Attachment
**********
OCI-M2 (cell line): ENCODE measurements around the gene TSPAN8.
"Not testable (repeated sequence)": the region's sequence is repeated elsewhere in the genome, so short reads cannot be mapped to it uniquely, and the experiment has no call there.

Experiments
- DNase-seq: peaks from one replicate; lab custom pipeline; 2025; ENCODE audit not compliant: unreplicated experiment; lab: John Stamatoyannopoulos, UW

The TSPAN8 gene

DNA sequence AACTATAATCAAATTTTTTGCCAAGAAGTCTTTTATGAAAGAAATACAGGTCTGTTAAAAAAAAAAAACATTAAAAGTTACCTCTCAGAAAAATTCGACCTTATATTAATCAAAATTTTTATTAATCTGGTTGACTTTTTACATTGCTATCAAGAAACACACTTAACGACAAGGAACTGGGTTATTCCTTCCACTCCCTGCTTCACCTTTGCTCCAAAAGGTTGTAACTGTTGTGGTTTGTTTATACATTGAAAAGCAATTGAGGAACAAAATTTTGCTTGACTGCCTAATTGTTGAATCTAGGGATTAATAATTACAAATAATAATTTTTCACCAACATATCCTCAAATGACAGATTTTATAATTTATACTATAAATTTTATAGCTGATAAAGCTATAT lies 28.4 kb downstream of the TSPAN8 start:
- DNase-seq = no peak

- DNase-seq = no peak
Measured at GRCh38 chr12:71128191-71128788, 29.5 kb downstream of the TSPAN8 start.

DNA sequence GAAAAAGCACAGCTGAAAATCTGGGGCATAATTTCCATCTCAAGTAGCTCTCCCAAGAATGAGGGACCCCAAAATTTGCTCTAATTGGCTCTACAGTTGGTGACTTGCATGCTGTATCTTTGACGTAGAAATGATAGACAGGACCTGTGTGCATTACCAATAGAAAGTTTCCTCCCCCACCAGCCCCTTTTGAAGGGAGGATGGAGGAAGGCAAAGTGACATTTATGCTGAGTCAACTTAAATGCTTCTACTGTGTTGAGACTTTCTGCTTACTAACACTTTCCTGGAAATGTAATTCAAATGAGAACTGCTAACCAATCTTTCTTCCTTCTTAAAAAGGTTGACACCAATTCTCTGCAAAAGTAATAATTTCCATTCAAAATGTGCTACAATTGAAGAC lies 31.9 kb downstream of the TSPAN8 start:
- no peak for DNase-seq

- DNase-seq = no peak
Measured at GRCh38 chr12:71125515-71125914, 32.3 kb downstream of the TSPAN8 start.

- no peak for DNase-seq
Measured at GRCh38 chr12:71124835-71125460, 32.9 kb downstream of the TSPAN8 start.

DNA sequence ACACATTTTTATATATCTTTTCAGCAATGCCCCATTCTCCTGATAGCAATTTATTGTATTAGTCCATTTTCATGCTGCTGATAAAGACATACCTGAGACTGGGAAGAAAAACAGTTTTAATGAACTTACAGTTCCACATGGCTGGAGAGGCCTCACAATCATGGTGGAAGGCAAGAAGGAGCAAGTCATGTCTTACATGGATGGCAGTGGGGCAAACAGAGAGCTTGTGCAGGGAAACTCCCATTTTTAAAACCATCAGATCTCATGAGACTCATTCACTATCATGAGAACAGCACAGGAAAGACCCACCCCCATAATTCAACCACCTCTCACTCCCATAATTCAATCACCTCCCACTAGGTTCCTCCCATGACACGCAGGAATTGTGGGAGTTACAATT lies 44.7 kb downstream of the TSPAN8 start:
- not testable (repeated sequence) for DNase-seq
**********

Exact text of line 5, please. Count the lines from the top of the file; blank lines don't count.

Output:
The TSPAN8 gene